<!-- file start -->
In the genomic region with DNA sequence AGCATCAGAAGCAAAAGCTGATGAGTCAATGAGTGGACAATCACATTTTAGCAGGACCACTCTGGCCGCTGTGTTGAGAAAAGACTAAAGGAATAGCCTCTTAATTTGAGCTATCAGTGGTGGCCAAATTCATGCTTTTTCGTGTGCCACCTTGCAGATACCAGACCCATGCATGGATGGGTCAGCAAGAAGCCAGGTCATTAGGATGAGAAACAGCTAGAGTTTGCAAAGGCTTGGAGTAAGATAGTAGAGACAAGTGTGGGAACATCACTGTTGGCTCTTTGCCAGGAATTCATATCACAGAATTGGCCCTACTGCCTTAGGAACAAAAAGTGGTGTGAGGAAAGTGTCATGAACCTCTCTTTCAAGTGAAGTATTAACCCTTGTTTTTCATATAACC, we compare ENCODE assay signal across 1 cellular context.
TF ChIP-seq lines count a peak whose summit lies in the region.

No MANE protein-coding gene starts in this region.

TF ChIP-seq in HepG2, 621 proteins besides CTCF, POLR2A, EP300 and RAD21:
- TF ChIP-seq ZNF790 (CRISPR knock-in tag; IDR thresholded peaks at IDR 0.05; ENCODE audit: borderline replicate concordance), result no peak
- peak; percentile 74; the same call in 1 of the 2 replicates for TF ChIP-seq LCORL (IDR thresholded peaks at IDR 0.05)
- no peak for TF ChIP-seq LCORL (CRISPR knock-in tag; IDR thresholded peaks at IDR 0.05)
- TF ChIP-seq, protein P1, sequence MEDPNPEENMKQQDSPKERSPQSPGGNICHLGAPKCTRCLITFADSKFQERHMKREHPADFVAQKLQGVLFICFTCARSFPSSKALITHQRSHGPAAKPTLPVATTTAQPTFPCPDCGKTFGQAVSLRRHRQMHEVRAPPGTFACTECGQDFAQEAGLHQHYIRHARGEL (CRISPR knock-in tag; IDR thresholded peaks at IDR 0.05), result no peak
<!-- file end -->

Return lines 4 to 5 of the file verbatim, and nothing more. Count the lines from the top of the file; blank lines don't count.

TF ChIP-seq in HepG2, 621 proteins besides CTCF, POLR2A, EP300 and RAD21:
- TF ChIP-seq ZNF790 (CRISPR knock-in tag; IDR thresholded peaks at IDR 0.05; ENCODE audit: borderline replicate concordance), result no peak